When we load resources from other websites, we trust those sites to deliver something safe. Use subresource integrity to ensure authenticity.
WordPress 4.1 brings with it the twentyfifteen theme, which I find to be a rather nice blog theme. Unfortunately, it adds a new wrinkle to any tables on your website — often breaking them! Here’s the simple fix.
Here’s a gem that just has to be widely disseminated. Jukka Korpela has written a nice guide to using special characters in HTML. I reckon it covers the problem pretty comprehensively, so rather than try to write one myself, I reckon everyone should check out his guide.
CSS3 has been tempting me with linear gradients for a while now. They don’t work in Internet Explorer, but there are ways and means with a little script magic. Now that Opera has finally joined the party, I figured it was time to ditch those ever pervasive linear gradient background images and start using CSS3 for linear gradients. But it’s not all rosy, especially when you need to position your background.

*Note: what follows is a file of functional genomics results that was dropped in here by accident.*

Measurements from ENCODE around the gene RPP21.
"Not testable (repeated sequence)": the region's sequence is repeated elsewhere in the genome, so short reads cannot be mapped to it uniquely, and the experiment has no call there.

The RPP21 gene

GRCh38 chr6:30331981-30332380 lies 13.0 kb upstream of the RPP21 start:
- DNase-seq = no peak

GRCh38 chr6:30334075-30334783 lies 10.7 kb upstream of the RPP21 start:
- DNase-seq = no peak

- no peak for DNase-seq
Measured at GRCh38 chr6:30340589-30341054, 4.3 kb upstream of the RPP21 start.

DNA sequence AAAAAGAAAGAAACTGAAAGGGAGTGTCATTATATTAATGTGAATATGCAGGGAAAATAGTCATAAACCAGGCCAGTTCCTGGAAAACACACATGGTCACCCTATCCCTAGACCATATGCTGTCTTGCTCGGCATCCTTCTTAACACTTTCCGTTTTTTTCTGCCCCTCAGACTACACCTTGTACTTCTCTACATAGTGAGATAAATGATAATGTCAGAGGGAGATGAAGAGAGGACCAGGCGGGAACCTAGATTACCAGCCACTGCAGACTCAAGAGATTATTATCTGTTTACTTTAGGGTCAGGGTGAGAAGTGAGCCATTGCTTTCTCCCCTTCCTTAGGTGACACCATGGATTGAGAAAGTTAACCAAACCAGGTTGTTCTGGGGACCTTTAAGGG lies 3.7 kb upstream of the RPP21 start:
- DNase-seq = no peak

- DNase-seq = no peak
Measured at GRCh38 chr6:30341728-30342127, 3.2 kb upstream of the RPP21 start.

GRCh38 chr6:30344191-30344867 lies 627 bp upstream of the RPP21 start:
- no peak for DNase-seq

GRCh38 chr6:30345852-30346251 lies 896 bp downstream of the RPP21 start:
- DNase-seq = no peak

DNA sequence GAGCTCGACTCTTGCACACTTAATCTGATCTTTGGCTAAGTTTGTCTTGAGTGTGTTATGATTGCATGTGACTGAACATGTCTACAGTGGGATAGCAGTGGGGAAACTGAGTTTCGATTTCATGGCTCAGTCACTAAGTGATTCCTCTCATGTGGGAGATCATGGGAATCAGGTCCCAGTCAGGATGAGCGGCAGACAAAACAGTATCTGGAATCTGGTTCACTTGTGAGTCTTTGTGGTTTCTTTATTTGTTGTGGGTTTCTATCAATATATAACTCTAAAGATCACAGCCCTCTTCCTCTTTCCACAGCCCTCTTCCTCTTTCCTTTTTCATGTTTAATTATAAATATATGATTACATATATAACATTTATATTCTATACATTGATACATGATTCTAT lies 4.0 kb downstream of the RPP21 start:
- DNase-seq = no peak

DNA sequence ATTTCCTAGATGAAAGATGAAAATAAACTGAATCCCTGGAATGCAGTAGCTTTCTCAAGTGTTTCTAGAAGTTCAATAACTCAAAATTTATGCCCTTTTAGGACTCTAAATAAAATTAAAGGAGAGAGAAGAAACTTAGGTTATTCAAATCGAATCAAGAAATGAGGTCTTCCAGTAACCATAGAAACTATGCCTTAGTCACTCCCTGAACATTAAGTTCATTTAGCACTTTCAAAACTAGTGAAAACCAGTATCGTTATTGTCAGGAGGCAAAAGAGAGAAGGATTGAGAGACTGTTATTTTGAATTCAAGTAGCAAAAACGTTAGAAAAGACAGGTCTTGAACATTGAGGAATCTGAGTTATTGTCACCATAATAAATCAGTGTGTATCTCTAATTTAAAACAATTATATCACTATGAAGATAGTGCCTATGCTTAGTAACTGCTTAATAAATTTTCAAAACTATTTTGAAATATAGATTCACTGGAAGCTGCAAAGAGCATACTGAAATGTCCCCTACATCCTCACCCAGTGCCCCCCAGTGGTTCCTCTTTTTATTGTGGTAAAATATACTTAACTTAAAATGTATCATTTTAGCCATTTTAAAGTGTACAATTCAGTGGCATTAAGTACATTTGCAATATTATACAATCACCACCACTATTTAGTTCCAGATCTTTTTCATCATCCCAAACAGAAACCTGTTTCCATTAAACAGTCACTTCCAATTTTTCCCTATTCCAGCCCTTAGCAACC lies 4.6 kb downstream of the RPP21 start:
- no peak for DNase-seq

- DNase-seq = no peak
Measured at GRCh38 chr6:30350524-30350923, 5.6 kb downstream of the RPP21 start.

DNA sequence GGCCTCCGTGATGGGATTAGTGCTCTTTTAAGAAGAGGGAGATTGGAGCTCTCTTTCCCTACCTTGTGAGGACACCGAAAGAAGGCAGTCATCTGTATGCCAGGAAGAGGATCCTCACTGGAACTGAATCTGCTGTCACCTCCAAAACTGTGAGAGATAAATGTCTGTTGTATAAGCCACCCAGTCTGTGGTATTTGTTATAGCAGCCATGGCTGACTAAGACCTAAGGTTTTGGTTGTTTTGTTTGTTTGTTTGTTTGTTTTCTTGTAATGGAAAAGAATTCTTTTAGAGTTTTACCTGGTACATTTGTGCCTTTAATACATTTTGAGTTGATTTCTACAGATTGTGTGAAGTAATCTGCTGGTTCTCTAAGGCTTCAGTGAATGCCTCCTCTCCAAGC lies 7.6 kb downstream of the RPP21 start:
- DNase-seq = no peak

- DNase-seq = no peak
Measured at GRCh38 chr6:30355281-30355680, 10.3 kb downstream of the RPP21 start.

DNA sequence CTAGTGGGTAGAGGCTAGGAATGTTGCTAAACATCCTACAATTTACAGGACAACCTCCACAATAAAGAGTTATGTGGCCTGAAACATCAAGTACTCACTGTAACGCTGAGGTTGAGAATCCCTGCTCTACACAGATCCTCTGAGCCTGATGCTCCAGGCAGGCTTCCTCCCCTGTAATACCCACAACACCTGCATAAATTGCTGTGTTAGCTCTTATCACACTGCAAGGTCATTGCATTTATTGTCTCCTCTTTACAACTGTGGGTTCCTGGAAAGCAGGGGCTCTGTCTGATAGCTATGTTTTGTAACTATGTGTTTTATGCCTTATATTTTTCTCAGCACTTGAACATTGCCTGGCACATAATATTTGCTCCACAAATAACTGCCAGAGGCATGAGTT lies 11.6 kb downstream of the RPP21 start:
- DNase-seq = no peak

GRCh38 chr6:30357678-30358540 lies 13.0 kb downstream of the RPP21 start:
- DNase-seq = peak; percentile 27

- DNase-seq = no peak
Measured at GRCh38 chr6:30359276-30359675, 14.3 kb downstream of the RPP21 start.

Sometimes it’s just easier to write a quick hack to get the job done. This is one of those times.
SWMBO, the CSS guru in the house, quite rightly wants to use the :before and :after pseudo-elements to add some style to a website, in a way that will make it easy for the client to add content without struggling with keeping the format consistent. That’s easy enough in Firefox, Safari, Chrome, Opera, even Internet Explorer 8 and 9… but not Internet Explorer 6 or 7.